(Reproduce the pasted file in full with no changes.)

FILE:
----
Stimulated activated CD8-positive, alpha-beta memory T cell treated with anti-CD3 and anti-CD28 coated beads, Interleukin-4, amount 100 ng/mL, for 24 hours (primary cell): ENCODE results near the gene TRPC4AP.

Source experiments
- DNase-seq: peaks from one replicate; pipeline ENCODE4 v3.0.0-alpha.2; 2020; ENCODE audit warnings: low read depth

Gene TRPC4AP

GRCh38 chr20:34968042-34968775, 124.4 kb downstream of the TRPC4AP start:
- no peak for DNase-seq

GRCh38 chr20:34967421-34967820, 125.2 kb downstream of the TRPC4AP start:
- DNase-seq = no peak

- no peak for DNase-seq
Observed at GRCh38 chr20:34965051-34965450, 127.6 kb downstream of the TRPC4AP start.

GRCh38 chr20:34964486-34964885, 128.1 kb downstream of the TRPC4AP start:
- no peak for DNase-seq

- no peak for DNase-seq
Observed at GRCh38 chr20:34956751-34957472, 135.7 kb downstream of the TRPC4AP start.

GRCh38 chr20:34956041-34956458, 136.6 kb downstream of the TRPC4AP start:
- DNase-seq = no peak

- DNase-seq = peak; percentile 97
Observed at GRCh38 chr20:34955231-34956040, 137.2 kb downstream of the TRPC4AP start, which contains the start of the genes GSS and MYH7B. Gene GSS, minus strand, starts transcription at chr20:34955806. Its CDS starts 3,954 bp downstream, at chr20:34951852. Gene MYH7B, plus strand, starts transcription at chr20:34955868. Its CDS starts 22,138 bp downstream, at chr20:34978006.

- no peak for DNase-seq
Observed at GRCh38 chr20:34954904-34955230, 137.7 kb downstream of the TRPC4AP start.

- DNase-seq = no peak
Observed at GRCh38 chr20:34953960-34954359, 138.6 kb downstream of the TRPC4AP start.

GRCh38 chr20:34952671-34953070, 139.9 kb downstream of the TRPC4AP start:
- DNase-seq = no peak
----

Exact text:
Stimulated activated CD8-positive, alpha-beta memory T cell treated with anti-CD3 and anti-CD28 coated beads, Interleukin-4, amount 100 ng/mL, for 24 hours (primary cell): ENCODE results near the gene TRPC4AP.

Source experiments
- DNase-seq: peaks from one replicate; pipeline ENCODE4 v3.0.0-alpha.2; 2020; ENCODE audit warnings: low read depth

Gene TRPC4AP

GRCh38 chr20:34968042-34968775, 124.4 kb downstream of the TRPC4AP start:
- no peak for DNase-seq

GRCh38 chr20:34967421-34967820, 125.2 kb downstream of the TRPC4AP start:
- DNase-seq = no peak

- no peak for DNase-seq
Observed at GRCh38 chr20:34965051-34965450, 127.6 kb downstream of the TRPC4AP start.

GRCh38 chr20:34964486-34964885, 128.1 kb downstream of the TRPC4AP start:
- no peak for DNase-seq

- no peak for DNase-seq
Observed at GRCh38 chr20:34956751-34957472, 135.7 kb downstream of the TRPC4AP start.

GRCh38 chr20:34956041-34956458, 136.6 kb downstream of the TRPC4AP start:
- DNase-seq = no peak

- DNase-seq = peak; percentile 97
Observed at GRCh38 chr20:34955231-34956040, 137.2 kb downstream of the TRPC4AP start, which contains the start of the genes GSS and MYH7B. Gene GSS, minus strand, starts transcription at chr20:34955806. Its CDS starts 3,954 bp downstream, at chr20:34951852. Gene MYH7B, plus strand, starts transcription at chr20:34955868. Its CDS starts 22,138 bp downstream, at chr20:34978006.

- no peak for DNase-seq
Observed at GRCh38 chr20:34954904-34955230, 137.7 kb downstream of the TRPC4AP start.

- DNase-seq = no peak
Observed at GRCh38 chr20:34953960-34954359, 138.6 kb downstream of the TRPC4AP start.

GRCh38 chr20:34952671-34953070, 139.9 kb downstream of the TRPC4AP start:
- DNase-seq = no peak